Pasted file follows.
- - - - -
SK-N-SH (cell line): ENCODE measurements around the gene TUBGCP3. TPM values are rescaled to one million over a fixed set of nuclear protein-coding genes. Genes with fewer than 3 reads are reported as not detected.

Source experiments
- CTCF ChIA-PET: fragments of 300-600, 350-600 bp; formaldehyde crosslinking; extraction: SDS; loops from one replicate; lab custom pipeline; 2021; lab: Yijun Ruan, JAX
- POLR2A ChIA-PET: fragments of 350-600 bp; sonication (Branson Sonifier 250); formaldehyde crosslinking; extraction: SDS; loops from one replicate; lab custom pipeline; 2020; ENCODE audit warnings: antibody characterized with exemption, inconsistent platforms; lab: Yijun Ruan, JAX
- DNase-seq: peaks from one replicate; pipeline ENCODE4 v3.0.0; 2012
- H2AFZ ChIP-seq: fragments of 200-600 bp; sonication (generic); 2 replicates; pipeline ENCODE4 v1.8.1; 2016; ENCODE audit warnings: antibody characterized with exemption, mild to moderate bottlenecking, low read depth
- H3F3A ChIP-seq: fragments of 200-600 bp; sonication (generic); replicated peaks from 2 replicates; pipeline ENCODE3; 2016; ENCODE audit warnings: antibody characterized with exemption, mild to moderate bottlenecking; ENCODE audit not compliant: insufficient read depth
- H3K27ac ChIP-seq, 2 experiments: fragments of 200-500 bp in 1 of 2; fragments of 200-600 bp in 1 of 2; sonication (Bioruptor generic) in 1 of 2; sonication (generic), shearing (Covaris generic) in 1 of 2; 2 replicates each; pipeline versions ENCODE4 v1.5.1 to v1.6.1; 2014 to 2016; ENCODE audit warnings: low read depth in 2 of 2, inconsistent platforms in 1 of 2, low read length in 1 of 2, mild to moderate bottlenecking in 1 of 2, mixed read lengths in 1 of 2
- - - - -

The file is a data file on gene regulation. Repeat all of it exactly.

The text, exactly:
SK-N-SH (cell line): ENCODE measurements around the gene TUBGCP3. TPM values are rescaled to one million over a fixed set of nuclear protein-coding genes. Genes with fewer than 3 reads are reported as not detected.

Source experiments
- CTCF ChIA-PET: fragments of 300-600, 350-600 bp; formaldehyde crosslinking; extraction: SDS; loops from one replicate; lab custom pipeline; 2021; lab: Yijun Ruan, JAX
- POLR2A ChIA-PET: fragments of 350-600 bp; sonication (Branson Sonifier 250); formaldehyde crosslinking; extraction: SDS; loops from one replicate; lab custom pipeline; 2020; ENCODE audit warnings: antibody characterized with exemption, inconsistent platforms; lab: Yijun Ruan, JAX
- DNase-seq: peaks from one replicate; pipeline ENCODE4 v3.0.0; 2012
- H2AFZ ChIP-seq: fragments of 200-600 bp; sonication (generic); 2 replicates; pipeline ENCODE4 v1.8.1; 2016; ENCODE audit warnings: antibody characterized with exemption, mild to moderate bottlenecking, low read depth
- H3F3A ChIP-seq: fragments of 200-600 bp; sonication (generic); replicated peaks from 2 replicates; pipeline ENCODE3; 2016; ENCODE audit warnings: antibody characterized with exemption, mild to moderate bottlenecking; ENCODE audit not compliant: insufficient read depth
- H3K27ac ChIP-seq, 2 experiments: fragments of 200-500 bp in 1 of 2; fragments of 200-600 bp in 1 of 2; sonication (Bioruptor generic) in 1 of 2; sonication (generic), shearing (Covaris generic) in 1 of 2; 2 replicates each; pipeline versions ENCODE4 v1.5.1 to v1.6.1; 2014 to 2016; ENCODE audit warnings: low read depth in 2 of 2, inconsistent platforms in 1 of 2, low read length in 1 of 2, mild to moderate bottlenecking in 1 of 2, mixed read lengths in 1 of 2